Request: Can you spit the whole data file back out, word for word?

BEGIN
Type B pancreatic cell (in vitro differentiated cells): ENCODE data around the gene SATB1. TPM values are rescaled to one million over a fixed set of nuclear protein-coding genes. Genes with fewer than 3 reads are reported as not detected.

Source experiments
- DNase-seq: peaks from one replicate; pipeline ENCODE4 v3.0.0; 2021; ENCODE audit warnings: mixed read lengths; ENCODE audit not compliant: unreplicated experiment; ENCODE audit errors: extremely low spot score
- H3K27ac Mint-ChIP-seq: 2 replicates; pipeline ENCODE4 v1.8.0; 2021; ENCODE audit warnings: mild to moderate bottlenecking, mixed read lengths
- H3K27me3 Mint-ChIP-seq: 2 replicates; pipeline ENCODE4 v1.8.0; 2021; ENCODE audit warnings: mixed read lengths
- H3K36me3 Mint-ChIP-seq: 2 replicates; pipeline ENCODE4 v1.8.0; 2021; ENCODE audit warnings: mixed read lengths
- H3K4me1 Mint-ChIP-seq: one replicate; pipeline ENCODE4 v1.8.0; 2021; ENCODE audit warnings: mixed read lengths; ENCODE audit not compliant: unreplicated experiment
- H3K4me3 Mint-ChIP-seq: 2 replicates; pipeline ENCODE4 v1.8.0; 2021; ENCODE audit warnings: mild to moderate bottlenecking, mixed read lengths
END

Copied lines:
Type B pancreatic cell (in vitro differentiated cells): ENCODE data around the gene SATB1. TPM values are rescaled to one million over a fixed set of nuclear protein-coding genes. Genes with fewer than 3 reads are reported as not detected.

Source experiments
- DNase-seq: peaks from one replicate; pipeline ENCODE4 v3.0.0; 2021; ENCODE audit warnings: mixed read lengths; ENCODE audit not compliant: unreplicated experiment; ENCODE audit errors: extremely low spot score
- H3K27ac Mint-ChIP-seq: 2 replicates; pipeline ENCODE4 v1.8.0; 2021; ENCODE audit warnings: mild to moderate bottlenecking, mixed read lengths
- H3K27me3 Mint-ChIP-seq: 2 replicates; pipeline ENCODE4 v1.8.0; 2021; ENCODE audit warnings: mixed read lengths
- H3K36me3 Mint-ChIP-seq: 2 replicates; pipeline ENCODE4 v1.8.0; 2021; ENCODE audit warnings: mixed read lengths
- H3K4me1 Mint-ChIP-seq: one replicate; pipeline ENCODE4 v1.8.0; 2021; ENCODE audit warnings: mixed read lengths; ENCODE audit not compliant: unreplicated experiment
- H3K4me3 Mint-ChIP-seq: 2 replicates; pipeline ENCODE4 v1.8.0; 2021; ENCODE audit warnings: mild to moderate bottlenecking, mixed read lengths